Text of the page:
Demographics – the reason why we're seeing ‘alternation residential' become an investment class
BEFORE delving into the world of ‘alternative residential' investment, it is probably best to explain exactly what it is. While there's no definition, it's effectively purpose-built private rented residential accommodation across various sub-sectors.
In includes the likes of student accommodation (often called PBSA), build-to-rent/PRS/multi-family (all mean the same thing – a single owner of a block of apartments that's leased out), co-living (student accommodation for adults), retirement living and nursing homes.
While some of these sub-sectors have been around for a while, larger scale private investment in them, both in the Republic of Ireland and the UK, has not. Although it has been in other countries like the US where it accounts for 35 per cent to 45 per cent of the commercial investment market.
I work mainly in the Dublin market and there, professional investment in PRS only really emerged in 2012 and student accommodation three years after that. The first co-living scheme opened at the end of 2017 and we really haven't ventured into retirement living just yet.
In Belfast, private student schemes emerged in 2015 and PRS hasn't yet taken off despite several proposals. So, alternative residential remains a relatively new property investment vehicle on the island of Ireland, but evolving and maturing quickly.
The key question is: Why are we seeing this form of investment? I think a range of factors have come together and resulted in the demand. But changing demographics is the basis of everything.
Focusing on the Republic, the population of the state grew by about 14 per cent in the last 12 years and in 20 years' time it will have grown by another million. We have the youngest population in Europe with one-third under 25 – or Generation Z'ers. Student numbers continue to grow and will increase a further 27 per cent in 10 years.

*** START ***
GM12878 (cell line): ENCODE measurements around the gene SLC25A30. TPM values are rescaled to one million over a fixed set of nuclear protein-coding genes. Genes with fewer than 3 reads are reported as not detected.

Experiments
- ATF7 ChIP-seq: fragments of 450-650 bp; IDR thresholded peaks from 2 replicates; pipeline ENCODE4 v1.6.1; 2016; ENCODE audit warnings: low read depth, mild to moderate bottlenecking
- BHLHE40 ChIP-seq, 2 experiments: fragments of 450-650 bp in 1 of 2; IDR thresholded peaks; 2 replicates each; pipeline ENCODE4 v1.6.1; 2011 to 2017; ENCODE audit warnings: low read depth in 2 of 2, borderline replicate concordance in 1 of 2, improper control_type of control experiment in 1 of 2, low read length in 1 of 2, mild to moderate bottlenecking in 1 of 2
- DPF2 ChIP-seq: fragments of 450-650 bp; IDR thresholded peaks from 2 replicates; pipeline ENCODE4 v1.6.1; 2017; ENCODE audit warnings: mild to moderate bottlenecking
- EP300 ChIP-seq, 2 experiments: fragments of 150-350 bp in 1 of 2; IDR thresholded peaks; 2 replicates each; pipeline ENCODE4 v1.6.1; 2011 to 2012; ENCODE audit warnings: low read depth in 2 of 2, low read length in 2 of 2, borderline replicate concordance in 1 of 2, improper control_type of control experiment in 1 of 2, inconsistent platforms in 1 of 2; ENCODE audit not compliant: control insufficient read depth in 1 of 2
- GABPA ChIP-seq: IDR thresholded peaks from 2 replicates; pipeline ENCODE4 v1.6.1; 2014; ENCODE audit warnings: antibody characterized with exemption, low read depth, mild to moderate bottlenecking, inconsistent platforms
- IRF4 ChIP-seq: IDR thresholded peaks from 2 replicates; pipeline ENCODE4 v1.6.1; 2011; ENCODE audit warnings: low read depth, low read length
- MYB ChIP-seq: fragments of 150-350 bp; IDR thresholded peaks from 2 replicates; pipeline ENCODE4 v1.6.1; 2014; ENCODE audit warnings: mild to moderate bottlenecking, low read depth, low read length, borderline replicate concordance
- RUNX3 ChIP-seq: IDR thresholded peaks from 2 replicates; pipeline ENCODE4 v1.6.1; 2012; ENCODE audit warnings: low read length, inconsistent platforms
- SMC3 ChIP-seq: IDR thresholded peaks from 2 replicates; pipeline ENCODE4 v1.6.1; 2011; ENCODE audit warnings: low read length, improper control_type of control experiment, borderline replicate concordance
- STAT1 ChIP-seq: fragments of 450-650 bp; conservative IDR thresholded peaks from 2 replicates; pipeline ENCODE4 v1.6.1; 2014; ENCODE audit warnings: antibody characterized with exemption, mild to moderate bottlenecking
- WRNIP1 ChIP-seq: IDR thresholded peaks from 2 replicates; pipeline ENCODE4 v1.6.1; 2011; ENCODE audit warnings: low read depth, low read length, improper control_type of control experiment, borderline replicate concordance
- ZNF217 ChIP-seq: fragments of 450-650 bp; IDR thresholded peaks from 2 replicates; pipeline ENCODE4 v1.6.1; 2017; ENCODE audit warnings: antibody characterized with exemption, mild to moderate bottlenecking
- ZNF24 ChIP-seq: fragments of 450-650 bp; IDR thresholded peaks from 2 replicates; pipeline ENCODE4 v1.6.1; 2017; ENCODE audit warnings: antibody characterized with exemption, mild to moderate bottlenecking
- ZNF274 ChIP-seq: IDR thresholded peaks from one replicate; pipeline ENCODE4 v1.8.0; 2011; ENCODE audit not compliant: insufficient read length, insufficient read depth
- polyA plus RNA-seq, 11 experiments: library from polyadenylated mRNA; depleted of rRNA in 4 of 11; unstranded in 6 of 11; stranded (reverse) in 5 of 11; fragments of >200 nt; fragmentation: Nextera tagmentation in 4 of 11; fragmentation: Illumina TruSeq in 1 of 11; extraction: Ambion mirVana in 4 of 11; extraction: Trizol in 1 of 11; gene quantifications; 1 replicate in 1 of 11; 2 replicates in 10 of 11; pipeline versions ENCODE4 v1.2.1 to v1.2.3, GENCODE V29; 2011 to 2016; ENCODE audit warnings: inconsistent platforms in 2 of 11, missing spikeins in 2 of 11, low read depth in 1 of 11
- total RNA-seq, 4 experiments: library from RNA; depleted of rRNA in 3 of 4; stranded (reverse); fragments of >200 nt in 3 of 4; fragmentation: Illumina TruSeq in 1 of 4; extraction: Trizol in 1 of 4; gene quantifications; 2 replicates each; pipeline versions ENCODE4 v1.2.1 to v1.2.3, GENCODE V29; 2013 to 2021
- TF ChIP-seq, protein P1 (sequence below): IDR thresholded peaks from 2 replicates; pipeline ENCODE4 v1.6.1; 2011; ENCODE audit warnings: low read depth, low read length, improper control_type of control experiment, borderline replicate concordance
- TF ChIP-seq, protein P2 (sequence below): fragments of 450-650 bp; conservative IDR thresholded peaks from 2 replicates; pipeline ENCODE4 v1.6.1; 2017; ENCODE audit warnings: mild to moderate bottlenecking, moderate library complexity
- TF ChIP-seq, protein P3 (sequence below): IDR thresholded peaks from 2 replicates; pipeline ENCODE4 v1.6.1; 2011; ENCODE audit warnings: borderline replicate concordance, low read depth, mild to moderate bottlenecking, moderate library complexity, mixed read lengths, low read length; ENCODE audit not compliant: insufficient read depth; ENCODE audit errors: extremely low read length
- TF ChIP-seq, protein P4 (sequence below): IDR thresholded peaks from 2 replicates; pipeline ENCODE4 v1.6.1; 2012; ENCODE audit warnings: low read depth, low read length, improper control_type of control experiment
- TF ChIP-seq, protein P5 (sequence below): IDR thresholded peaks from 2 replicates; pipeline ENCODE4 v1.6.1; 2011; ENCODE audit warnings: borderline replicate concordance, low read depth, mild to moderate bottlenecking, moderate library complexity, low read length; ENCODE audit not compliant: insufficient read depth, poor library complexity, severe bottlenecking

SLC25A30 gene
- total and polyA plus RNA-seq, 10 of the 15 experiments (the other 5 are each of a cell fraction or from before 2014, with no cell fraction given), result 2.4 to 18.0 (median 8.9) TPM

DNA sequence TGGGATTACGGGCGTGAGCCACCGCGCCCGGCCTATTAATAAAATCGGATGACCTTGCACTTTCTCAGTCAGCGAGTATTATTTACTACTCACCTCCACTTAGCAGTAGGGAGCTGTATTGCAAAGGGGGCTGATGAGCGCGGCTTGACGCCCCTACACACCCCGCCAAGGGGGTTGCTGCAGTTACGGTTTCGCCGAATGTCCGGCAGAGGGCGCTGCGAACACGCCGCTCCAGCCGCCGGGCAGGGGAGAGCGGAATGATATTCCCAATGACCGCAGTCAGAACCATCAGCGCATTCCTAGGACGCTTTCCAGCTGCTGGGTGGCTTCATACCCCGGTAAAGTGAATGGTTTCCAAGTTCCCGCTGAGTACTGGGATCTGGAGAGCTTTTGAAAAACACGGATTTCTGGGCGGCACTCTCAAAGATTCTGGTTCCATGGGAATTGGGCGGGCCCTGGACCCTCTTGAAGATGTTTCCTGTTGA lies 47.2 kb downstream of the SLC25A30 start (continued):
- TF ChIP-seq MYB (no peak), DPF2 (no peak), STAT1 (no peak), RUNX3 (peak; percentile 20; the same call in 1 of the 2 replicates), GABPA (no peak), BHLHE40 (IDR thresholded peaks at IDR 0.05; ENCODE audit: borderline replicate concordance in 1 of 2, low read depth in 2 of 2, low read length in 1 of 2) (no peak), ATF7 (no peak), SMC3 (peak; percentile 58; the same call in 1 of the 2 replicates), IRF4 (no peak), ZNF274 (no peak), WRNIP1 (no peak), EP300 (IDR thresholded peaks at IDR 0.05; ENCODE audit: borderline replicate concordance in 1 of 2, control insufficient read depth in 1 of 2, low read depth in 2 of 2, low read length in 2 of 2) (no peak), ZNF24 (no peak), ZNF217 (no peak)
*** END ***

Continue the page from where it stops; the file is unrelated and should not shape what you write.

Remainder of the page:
Equally, we have an aging population and by 2040, those aged over 65 years will double and account for a quarter of the population. We're getting married later; the average age is now 35 but was 25 in the 1970s. And we're more inclined to rent than in the past; 37 per cent of households in Dublin were rented in 2016 compared to 28 per cent a decade earlier. We have become more international with 17 per cent of people born abroad. Very importantly, we are more urbanised with half of the population living in cities and large towns.
Changing population trends, urbanisation and the influx of short-term ‘work tourists' to FDI tech companies has led to a structural shift in accommodation demand. This means the way we live, or want to live, is also changing, which has implications for the type, size, tenure and location of future homes.
While many will still want to follow the traditional approach, the key now is to provide options because for others, gone is the desire to share a three-bed semi-detached house in the suburbs. They want city living, walk to work but within communities that have lots of facilities and amenities (which may even be within the building). It is this cohort that PRS and co-living is catering to.
Similarly, retirement living within communities that provide both independent and assisted living is meeting to the need being generated from an ageing population. Such schemes include a range of facilities and amenities like restaurants, leisure, health and companionship, which residents can dip in and out of when required.
So, changing demographics is producing the demand and investors are meeting this demand by developing and operating purpose-built schemes. For them, ‘alternative residential' provides a reasonably resilient cash flow in a market where end user demand is strong. Critically, given that it is a less mature sector, it offers better returns than that of established sectors like offices.
:: Aoife Brennan is director (research & consultancy) at commercial property agency Lisney